A:) We use SAPO domestic parcel service for most deliveries. It offers tracking and delivery time is usually between 4 and 5 working days. In some cases it have taken 14 days due to strikes in SAPO system. We use Triangle couriers for Spawn deliveries in the Garden Route and most of the Western Cape.
Q3:) I want to grow mushrooms, but I know nothing about them, where do I start and can it be profitable?
A:) Oyster mushrooms are by far the easiest crop to grow. I always suggest people to start there. The process of pasteurizing wheat straw and spawning that with oyster mushroom culture is relatively easy and can be the most profitable. Using straw as a substrate I have had 60% returns in usable weight mushrooms from the weight of the substrate. Every 15kg straw should give you at least 8 – 10kg of mushrooms.
Q4:) How much spawn do I use to inoculate my Oyster mushrooms?
A:) You can inoculate at 10% – 15% the substrate weight. If your wet weight of pasteurized straw is 5kg, you can use 500gr of spawn. If your sterilized bag weighs 1.5kg, you can use 150gr of spawn.
Q5:) I’ve never grown mushrooms before and also don’t really have the budget for expensive equipment. I have read that you can grow on plain used coffee beans. My questions are, will this work form me?
A:) Oyster mushrooms have successfully been grown on coffee waste, wheat straw, corn cobs, wild grasses, hardwood shavings, waste paper and a mixture of all these.
Q6:) Can you continually harvest mushrooms from the same plant?
A:) After inoculating your substrate, the mushroom mycelium will slowly start consuming the food source. You can expect 4 – 5 flushes of mushrooms from each bag. As the food source becomes depleted and water becomes unavailable to the mushroom mycelium, it will stop producing altogether. The fungus can live on agar or seed for storage, mostly up to 2 months refrigerated. From there you will need to transfer the culture again for further storage. It is fairly easy to clone from an existing oyster mushroom as well. Or to grow a new culture from spore.
Q7:) What do I need to consider before starting to grow Exotic Mushrooms?
A:) Understanding the environment mushrooms like to grow in is one of the first factors to consider. Once you have regarded all the growth factors of a particular mushroom, you can go ahead. Saprophytic mushrooms need a suitable food source. They need fresh air, light and the correct temperature to fruit. I believe the presence of nitrates in the soil, will also bring forth flushes of mushrooms, as after a thunder storm. Mushrooms like water, but not too much water either. Too much water will bring about anaerobic conditions, and this will have a proliferation of bacteria soon to follow. It is advisable to find a suitable substrate that is easily available in a 50km radius from where you plan your mushroom grow space. Bringing in substrates over vast distances will have transport costs that may influence your profitability.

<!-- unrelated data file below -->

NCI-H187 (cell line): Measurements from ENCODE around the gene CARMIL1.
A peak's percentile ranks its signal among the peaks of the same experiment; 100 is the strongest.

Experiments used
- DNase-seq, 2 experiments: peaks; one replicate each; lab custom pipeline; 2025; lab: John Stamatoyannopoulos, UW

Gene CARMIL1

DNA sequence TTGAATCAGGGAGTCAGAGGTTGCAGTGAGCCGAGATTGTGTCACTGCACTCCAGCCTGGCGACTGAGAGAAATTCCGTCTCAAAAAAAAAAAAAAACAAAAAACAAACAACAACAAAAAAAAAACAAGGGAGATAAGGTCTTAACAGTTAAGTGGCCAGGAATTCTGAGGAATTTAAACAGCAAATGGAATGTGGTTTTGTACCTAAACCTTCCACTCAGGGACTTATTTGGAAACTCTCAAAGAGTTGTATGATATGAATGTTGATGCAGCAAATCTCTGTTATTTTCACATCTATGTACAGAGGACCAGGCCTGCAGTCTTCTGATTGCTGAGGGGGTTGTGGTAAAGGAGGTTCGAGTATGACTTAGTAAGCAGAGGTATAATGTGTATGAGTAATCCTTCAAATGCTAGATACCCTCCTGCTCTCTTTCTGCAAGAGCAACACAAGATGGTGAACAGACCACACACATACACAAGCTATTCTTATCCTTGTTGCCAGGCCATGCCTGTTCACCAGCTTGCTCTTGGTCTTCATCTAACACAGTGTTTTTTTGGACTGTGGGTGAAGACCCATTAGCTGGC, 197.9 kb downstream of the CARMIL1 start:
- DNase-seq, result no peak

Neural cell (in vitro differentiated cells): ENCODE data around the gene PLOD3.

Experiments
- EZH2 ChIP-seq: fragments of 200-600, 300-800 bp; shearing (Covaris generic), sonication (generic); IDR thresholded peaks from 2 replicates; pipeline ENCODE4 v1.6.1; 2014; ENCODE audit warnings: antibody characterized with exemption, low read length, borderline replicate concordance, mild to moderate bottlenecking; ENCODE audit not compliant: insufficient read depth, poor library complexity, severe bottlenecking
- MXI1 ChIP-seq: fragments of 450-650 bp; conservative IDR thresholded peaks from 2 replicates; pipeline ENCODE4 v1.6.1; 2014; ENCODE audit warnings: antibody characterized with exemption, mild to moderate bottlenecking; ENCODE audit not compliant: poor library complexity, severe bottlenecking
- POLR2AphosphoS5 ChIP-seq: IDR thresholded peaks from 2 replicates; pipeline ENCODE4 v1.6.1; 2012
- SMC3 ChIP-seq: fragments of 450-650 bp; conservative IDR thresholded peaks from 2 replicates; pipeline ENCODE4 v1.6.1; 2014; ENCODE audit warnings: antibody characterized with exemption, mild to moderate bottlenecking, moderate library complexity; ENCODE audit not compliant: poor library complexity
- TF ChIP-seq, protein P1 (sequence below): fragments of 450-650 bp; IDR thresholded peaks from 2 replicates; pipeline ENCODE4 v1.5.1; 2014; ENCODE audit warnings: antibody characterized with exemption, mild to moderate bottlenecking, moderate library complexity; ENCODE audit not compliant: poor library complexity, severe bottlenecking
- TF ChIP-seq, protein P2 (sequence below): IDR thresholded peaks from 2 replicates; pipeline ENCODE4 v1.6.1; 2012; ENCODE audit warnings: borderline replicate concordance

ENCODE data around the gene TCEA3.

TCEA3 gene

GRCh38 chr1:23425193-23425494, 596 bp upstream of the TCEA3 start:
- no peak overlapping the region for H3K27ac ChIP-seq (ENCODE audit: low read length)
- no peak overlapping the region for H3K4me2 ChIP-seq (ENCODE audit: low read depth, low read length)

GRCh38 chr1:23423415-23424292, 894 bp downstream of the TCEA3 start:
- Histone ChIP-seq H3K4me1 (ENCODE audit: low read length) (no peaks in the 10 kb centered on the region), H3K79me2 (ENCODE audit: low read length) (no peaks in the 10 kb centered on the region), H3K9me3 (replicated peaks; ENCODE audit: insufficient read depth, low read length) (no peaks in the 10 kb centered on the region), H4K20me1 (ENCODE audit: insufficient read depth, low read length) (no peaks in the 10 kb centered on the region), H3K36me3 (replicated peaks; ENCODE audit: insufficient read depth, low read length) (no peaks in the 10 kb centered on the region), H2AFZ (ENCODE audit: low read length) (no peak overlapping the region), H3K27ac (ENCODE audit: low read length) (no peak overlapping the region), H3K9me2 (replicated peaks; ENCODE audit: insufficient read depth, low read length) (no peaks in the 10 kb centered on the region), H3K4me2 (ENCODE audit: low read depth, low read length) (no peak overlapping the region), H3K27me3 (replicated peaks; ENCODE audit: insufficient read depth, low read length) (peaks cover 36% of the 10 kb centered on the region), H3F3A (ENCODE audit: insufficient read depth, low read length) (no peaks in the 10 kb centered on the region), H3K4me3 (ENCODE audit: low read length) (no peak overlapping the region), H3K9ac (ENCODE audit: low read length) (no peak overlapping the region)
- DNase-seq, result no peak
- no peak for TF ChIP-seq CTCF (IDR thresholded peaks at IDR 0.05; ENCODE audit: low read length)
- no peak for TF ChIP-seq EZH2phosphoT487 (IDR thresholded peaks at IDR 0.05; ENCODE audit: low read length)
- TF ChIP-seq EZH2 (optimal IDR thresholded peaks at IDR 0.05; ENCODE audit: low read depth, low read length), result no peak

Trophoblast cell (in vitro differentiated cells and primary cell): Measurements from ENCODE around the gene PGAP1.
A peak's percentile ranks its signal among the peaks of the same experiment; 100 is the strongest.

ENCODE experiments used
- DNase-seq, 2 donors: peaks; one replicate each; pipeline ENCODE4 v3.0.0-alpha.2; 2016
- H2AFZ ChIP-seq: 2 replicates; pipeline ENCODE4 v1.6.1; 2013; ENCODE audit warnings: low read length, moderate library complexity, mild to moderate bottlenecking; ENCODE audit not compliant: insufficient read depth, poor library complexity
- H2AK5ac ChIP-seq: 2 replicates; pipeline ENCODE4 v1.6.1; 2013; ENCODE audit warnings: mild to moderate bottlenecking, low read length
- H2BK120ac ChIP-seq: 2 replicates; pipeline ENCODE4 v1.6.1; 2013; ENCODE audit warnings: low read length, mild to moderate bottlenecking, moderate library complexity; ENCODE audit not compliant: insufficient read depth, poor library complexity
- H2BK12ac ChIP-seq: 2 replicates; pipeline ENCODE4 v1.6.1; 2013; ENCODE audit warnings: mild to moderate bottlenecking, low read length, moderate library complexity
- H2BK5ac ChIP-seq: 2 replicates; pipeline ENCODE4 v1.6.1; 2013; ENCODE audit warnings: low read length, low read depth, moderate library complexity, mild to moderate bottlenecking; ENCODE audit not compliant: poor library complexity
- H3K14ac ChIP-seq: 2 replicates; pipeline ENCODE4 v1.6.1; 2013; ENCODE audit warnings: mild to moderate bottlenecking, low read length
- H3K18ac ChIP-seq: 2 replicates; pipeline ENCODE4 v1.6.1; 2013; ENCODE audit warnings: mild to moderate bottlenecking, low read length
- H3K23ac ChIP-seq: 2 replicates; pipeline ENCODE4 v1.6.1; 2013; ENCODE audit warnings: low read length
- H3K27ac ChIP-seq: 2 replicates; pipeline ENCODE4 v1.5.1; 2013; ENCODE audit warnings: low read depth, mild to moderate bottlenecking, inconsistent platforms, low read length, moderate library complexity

Q8:) How do you plant mushrooms? When can I plant mushrooms?
A:) To answer this question I have to start at the beginning. Mushrooms are fungi, and produce spore, or reproduce by mycelium moving to new territories. The fungi genus is completely separate to the plant genus. To make things easier to understand, we could say that a dried log can be inoculated, or a garden mushroom bed can be inoculated or my substrate (food source) can be inoculated with a mushroom culture, mushroom spawn or mushroom plug spawn.
Plug spawn can be used to inoculate cut logs outdoors. These wooden dowels are inoculated with shiitake culture or spawn and then inserted into pre-drilled holes in cut oak logs. An outdoor mushroom bed can be created in your vegetable or flower garden. You can inoculate your outdoor mushroom bed with King Stropharia spawn, these are giant mushrooms that can easily grow outdoors.
Different mushrooms have different likes and dislikes. In nature mushrooms have their seasonal time, when all the environmental factors are just right for the mushroom to fruit. Unless you have a completely controlled environmental system, to house your mushrooms, it is best to choose the right species to produce in the right time of year.